The bunny? he is one of the characters from Alice in Wonderland; Charles Lutwidge Dodgson (aka Lewis Carroll) studied and taught at Christ Church College and the dean at the time was Henry Liddell. He had a daughter called Alice, and Carroll befriended her and created a story for her that eventually was published as Alice In Wonderland. There are quite a few Alice pointers in Oxford but I was not going to chase them up. 

The market done I found a Boots and bought some goodies before wandering down the street until I came across the City Church of Oxford and popped in for a quick look. 

It was cool and peaceful inside and I needed some of that. 

It was not a very big or ornate church but it is probably a very old one. 

My agenda was completed, all I really wanted to do now was captured the inscription on the Martyrs Memorial and investigate the area around it. I had not realised what the memorial was at the time so I could rectify that now. The memorial tends to draw crowds trying to get some rest and I expected that would be true today too. I was correct in my supposition and even ended up with heads in the bottom of my image. 

Actually I did find that it was very difficult to read the inscription even from close up so here is a  transcription:

To the Glory of God, and in grateful commemoration of His servants, Thomas Cranmer, Nicholas Ridley, Hugh Latimer, Prelates of the Church of England, who near this spot yielded their bodies to be burned, bearing witness to the sacred truths which they had affirmed and maintained against the errors of the Church of Rome, and rejoicing that to them it was given not only to believe in Christ, but also to suffer for His sake; this monument was erected by public subscription in the year of our Lord God, MDCCCXLI

While working on the 3rd page of my Oxford blogposts I bumped into a reference to Rhodes House and decided to try to find it as it was not too far away. I ended up walking down an alleyway called  “Lamb and Flag passage” which technically ended up close to where I wanted to be.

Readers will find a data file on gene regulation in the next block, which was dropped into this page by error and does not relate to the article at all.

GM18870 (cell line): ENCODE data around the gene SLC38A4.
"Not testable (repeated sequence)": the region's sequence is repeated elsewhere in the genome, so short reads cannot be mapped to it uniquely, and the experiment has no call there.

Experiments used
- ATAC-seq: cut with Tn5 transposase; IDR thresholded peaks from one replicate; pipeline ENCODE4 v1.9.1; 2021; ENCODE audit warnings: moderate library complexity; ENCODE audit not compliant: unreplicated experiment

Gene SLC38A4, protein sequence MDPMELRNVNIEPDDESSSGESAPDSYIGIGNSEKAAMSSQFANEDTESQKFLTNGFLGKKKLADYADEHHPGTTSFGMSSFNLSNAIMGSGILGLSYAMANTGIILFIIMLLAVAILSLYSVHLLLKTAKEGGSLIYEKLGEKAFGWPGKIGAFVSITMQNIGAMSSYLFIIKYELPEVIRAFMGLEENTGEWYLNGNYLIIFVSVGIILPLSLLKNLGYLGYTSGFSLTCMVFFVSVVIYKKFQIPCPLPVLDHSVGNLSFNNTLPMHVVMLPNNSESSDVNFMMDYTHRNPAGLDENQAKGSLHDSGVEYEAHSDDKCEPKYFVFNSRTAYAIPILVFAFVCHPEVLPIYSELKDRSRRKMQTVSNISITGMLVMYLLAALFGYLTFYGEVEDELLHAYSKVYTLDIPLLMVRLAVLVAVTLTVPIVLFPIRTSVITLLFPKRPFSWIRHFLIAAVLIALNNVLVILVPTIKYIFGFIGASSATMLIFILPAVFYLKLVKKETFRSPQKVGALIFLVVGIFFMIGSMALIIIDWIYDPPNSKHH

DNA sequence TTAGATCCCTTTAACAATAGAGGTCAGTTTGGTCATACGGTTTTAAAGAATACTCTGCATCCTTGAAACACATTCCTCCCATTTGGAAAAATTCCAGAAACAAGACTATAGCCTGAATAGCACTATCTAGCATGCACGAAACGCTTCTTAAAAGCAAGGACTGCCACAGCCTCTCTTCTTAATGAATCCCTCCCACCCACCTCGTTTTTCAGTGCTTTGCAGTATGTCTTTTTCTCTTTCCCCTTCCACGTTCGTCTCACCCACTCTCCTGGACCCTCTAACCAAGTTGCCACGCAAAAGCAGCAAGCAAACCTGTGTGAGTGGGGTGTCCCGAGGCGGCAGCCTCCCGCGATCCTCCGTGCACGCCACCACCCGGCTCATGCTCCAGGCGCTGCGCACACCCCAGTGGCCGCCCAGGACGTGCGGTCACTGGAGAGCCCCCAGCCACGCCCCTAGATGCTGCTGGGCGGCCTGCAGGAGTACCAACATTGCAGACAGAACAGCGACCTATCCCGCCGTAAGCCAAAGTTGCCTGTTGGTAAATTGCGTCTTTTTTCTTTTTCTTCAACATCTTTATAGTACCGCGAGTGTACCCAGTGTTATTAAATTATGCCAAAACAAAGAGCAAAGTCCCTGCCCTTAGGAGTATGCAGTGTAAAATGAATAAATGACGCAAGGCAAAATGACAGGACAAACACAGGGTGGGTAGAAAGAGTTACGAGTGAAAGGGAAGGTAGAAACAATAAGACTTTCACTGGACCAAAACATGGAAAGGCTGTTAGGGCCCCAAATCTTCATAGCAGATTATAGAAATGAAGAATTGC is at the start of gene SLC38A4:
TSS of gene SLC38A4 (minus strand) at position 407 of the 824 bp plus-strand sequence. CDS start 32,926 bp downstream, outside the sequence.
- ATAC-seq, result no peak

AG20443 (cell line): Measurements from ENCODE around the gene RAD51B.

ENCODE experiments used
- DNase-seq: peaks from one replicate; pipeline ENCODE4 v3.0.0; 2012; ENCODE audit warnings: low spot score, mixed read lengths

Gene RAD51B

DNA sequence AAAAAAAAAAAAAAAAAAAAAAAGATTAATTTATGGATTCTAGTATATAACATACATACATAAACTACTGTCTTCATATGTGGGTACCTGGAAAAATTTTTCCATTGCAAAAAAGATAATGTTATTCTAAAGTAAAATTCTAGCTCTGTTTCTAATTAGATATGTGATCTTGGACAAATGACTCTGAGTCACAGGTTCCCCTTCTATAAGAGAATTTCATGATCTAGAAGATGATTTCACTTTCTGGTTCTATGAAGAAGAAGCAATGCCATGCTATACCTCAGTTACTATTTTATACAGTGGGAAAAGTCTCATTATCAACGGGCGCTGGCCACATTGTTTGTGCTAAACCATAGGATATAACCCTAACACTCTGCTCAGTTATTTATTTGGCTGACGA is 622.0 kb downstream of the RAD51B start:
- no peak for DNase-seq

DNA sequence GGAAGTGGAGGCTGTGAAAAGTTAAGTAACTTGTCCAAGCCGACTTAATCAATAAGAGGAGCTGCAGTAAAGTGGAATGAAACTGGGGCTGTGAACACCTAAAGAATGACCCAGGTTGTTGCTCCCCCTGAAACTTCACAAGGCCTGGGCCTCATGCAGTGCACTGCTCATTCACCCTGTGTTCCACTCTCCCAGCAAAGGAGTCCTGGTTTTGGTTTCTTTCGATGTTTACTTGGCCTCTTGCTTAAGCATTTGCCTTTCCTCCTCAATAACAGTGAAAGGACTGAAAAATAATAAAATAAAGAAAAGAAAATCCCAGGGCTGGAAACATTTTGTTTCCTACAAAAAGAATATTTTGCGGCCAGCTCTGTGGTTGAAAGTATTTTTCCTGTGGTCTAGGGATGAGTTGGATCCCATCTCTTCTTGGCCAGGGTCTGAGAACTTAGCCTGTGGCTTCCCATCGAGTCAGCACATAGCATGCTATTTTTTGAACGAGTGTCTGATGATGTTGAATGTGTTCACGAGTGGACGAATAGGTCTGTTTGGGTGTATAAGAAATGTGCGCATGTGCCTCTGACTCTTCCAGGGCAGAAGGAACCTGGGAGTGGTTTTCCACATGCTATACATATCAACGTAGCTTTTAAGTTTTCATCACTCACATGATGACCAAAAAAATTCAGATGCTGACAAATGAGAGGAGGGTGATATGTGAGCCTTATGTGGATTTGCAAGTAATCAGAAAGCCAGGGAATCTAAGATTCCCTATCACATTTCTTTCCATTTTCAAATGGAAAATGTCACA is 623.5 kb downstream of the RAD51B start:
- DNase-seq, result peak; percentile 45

Lamb and Flag passage

However, when I emerged I spotted a nice looking building that I decided to investigate instead and it turns out that this is the Oxford University Museum of Natural History and I went inside to have a look.

Museum of Natural History

I had seen this museum mentioned in one of my books and while I am not really interested in this sort of stuff I had some time to kill. The interior of the building was breathtaking and nothing like what I expected. The almost skeletal structure just blends so well with the skeletons inside the space, and it is light and airy and as quirky as it gets. The Pitt Rivers Museum collection has an entrance from the back of the gallery but I peeked inside and it was dark and the opposite of this skeletal beauty.  I did a photo essay about the place because it was so awesome!

My watch however said it was time to leave for the station and I reluctantly turned my bows towards the exit. Rhodes House was not far from here but I will leave that for another day, and of course I will return to this museum for a 2nd look. I now had a blister to add to my woes and I was still 2 hours from home, so I wormed my way through the crowds and eventually got to the station. There I discovered that my water bottle was leaking and everything inside my backpack was wet. Bah Humbug! 

Oxford was in the bag for now. And I will not return to it readily unless I can find enough reasons to do so. It was quite an adventure though and the city is unforgettable. It was like nothing I expected and the weight of ages is enormous. So many scholars of note came from this city and it will continue educating them in the future. Unfortunately the disaffected PC mob are trying their best to turn the years of tradition upside down with scant regard to the history of the university. I know that I will never think of it in the same way again, and if people ask I am proud to say “I have been to Oxford”

Random Images

DRW © 2019. Created 25/09/2019

Updated: 09/09/2019 — 10:24
DR Walker © 2014 -2019. Images are copyright to DR Walker unless otherwise stated. Frontier Theme